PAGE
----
After a review of all major sources of air pollution in Southwestern PA, the Group Against Smog and Pollution (GASP) has determined that approximately 30 percent of the facilities are running with either an expired Title V Operating Permit or having never been issued one at all, according to the most recent information made available to us.
Title V Operating Permits (Title Vs) are required for facilities that put out air pollutants (such as particulate matter, sulfur dioxide, or benzene, for example) above certain levels. Facilities receiving these permits are called "major" sources of air pollution.
Title Vs combine all limitations and standards that apply to a particular source into one document, so that companies, regulators, and citizens have an easier time seeing which regulations apply to those facilities.
Title Vs also often impose additional monitoring and reporting obligations, making it possible for citizens to check on a facility's compliance with air pollution regulations. The permits must be renewed every five years.
If Title Vs are not kept current, these purposes are undermined.
"While sources are required to comply with new applicable regulations regardless of having a Title V permit or not, these permits are critical because they mandate that operators monitor and report their compliance with requirements," said John Baillie, Staff Attorney with GASP.
And while different agencies handle different counties, the problem of old or nonexistent permits is found throughout the region.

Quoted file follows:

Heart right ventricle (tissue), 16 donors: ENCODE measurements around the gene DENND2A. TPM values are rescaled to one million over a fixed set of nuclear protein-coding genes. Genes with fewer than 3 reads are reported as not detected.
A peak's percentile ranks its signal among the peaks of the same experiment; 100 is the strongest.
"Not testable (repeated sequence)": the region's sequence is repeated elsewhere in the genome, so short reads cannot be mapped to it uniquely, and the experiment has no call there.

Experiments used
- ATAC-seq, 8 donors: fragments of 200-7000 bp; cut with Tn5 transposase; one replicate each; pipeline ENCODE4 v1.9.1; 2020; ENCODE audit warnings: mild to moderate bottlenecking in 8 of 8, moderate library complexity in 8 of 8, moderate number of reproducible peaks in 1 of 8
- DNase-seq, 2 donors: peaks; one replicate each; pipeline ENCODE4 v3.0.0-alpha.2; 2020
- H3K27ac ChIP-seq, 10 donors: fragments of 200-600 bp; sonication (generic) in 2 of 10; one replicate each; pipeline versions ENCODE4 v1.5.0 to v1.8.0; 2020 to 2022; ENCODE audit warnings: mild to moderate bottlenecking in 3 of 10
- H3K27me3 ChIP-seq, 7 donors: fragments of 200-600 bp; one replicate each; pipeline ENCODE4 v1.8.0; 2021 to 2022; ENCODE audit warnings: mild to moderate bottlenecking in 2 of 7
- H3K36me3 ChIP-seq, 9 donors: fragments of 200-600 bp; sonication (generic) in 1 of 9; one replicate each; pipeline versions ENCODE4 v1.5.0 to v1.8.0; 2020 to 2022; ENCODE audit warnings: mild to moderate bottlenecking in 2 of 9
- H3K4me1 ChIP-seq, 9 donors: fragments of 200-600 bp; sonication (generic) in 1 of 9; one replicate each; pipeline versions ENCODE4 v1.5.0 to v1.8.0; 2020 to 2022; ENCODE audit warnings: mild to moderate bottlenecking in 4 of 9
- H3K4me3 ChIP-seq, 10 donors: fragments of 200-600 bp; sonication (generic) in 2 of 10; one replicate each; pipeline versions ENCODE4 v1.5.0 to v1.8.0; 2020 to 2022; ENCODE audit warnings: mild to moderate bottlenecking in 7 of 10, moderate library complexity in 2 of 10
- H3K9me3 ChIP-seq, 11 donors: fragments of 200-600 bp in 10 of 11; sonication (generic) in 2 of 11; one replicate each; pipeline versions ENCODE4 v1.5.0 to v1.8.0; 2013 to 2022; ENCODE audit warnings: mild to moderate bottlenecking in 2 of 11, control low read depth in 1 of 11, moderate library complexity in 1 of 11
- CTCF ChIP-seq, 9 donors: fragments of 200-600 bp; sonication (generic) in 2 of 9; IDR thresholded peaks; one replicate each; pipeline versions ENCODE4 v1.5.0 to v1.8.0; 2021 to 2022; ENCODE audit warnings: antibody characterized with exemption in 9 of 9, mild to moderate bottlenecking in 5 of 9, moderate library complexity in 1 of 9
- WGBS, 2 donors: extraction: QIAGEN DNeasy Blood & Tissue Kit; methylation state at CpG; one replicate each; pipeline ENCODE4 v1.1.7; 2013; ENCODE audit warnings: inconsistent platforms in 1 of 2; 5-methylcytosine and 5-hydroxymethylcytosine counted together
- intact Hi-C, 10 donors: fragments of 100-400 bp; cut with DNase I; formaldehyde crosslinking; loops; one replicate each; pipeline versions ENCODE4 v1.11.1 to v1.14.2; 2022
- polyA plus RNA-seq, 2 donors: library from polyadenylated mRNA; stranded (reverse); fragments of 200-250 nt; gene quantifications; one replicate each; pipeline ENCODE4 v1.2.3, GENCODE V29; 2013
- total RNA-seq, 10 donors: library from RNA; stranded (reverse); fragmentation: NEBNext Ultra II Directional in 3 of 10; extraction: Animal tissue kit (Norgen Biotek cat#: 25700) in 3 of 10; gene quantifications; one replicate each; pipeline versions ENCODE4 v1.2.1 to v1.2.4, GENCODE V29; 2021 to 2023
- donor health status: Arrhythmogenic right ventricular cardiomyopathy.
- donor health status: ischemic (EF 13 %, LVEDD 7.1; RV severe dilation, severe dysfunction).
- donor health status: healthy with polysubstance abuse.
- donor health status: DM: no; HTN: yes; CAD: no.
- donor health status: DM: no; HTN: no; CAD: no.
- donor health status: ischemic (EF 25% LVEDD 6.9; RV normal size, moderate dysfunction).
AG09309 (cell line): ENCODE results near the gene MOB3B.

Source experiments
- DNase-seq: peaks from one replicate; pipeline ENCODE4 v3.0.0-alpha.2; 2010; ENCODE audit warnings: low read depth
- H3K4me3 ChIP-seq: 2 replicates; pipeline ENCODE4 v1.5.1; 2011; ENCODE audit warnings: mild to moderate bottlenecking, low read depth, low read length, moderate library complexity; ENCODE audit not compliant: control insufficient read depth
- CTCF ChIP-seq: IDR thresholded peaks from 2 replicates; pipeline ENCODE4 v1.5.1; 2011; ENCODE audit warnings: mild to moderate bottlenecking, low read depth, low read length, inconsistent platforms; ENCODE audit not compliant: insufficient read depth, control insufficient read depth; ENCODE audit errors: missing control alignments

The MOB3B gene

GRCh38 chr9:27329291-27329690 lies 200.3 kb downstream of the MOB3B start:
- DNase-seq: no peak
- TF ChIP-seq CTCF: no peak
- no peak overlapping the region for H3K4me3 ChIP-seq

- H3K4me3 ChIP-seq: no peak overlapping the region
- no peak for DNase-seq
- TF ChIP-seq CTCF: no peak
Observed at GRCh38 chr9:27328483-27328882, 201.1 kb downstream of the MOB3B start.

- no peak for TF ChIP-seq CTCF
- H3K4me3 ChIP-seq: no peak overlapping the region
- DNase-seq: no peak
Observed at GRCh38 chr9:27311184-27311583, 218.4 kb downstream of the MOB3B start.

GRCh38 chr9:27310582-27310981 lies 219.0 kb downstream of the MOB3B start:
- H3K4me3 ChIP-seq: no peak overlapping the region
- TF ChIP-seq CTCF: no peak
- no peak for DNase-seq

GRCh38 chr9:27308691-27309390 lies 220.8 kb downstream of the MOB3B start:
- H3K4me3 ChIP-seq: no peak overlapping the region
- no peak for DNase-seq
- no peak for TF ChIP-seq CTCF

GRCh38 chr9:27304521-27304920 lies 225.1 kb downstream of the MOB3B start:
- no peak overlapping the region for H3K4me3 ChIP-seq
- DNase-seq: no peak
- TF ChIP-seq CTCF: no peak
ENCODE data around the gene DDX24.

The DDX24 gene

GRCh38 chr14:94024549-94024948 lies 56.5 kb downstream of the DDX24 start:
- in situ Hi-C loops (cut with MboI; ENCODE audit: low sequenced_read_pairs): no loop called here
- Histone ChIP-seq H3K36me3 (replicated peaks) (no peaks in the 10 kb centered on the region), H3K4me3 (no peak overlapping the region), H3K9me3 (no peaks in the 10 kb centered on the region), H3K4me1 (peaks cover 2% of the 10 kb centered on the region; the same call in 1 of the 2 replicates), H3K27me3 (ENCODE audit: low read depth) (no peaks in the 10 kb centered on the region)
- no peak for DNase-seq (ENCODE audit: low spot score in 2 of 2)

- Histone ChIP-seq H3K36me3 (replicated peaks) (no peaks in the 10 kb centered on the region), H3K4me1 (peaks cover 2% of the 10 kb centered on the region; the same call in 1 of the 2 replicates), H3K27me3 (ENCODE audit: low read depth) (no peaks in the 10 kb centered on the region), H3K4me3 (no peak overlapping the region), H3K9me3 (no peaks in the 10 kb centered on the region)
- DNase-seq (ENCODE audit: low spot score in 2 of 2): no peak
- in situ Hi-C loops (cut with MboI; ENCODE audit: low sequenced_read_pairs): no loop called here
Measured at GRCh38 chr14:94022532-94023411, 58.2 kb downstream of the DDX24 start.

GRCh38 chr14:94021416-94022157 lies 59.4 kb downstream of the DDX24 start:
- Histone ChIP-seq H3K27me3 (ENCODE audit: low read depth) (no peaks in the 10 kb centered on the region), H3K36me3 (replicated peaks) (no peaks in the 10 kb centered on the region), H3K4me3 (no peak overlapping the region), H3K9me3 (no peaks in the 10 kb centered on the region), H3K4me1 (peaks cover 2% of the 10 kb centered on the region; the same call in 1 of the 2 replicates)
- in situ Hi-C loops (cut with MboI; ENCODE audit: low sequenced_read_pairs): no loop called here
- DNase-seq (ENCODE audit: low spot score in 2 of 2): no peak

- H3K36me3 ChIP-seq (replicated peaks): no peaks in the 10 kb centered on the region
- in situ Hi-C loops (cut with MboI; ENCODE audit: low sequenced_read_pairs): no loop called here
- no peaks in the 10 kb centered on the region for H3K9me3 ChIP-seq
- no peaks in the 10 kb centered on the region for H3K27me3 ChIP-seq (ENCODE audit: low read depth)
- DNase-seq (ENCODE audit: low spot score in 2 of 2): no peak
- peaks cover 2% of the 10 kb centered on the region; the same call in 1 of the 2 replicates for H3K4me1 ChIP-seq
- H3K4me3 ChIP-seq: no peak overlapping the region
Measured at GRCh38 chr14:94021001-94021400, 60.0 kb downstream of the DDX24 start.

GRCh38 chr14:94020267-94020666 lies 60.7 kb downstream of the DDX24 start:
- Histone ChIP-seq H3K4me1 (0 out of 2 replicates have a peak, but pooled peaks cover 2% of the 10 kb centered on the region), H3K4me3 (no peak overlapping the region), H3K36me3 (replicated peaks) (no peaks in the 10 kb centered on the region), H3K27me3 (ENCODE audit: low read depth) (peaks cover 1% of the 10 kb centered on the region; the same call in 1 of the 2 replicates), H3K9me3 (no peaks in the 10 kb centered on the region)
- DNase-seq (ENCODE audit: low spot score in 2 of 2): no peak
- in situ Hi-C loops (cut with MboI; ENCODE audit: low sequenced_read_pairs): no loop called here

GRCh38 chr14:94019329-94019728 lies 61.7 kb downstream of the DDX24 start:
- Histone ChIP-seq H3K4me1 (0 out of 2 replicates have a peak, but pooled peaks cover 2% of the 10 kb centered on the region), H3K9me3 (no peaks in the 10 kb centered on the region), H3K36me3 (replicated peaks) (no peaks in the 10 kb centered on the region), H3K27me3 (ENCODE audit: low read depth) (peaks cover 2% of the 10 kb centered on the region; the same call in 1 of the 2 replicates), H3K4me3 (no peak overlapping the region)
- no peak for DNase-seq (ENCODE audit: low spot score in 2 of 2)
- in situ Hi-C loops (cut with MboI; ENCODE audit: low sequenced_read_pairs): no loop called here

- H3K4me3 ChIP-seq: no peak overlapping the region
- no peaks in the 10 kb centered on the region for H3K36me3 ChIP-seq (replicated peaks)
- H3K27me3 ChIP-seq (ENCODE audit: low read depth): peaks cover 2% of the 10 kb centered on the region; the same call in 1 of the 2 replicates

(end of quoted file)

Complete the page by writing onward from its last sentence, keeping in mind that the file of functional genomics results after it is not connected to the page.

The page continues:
The Allegheny County Health Department issues Title V permits in Allegheny County, not the Department of Environmental Protection.
41 percent of the major sources in ACHD's jurisdiction do not have a current Title V Permit; of the 27 major sources in the County, 9 have expired permits and 2 have never received a Title V. Some permits have been expired for more than five years.
These expired permits include such facilities as PPG Springdale and US Steel Irvin Works.
The problem is similar in the rest of Southwestern PA.
The Department of Environmental Protection is responsible for permits in Southwestern PA other than in Allegheny County.
Of the 74 major sources under the jurisdiction of the Southwest Regional Office, 21 (or 28 percent) have expired permits. This includes facilities in Armstrong, Beaver, Cambria, Fayette, Greene, Indiana, Somerset, Washington, and Westmoreland counties.
In all instances, GASP found that the companies submitted applications for their permits or renewals on time. The regulators simply have failed to take final action on them as the law requires.
And while the stale permits sit, emissions could be increasing.
The Environmental Integrity Project, working with GASP, analyzed emissions data for these sources and found that some facilities with expired Title V permits reported to EPA's Toxic Release Inventory ("TRI") database significantly higher emissions of regulated toxic pollutants than they did five years ago.
"Time doesn't stand still while permit applications are backed up. Emissions can increase over time, making it important to keep reviewing and updating permits to make sure limits are being met and the required monitoring is in place," said Eric Schaeffer, Director of the Environmental Integrity Project.
One of these facilities, Ranbar Electrical Materials in Harrison City, nearly doubled its releases of air toxics reported to the TRI database since its Title V expired in 2010.
"It is unacceptable that the agencies responsible for permitting major sources of air pollution in our area have allowed the operating permits for almost one-third of major sources to expire," said Rachel Filippini, Executive Director of GASP. "ACHD and PA DEP must take immediate steps to eliminate these backlogs—including raising fees or hiring additional staff—to ensure that this problem doesn't develop again in the future."
Click Here for a list of facilities and more details.For more information on programs, initiatives and upcoming events, visit the Group Against Smog and Pollution (GASP) website.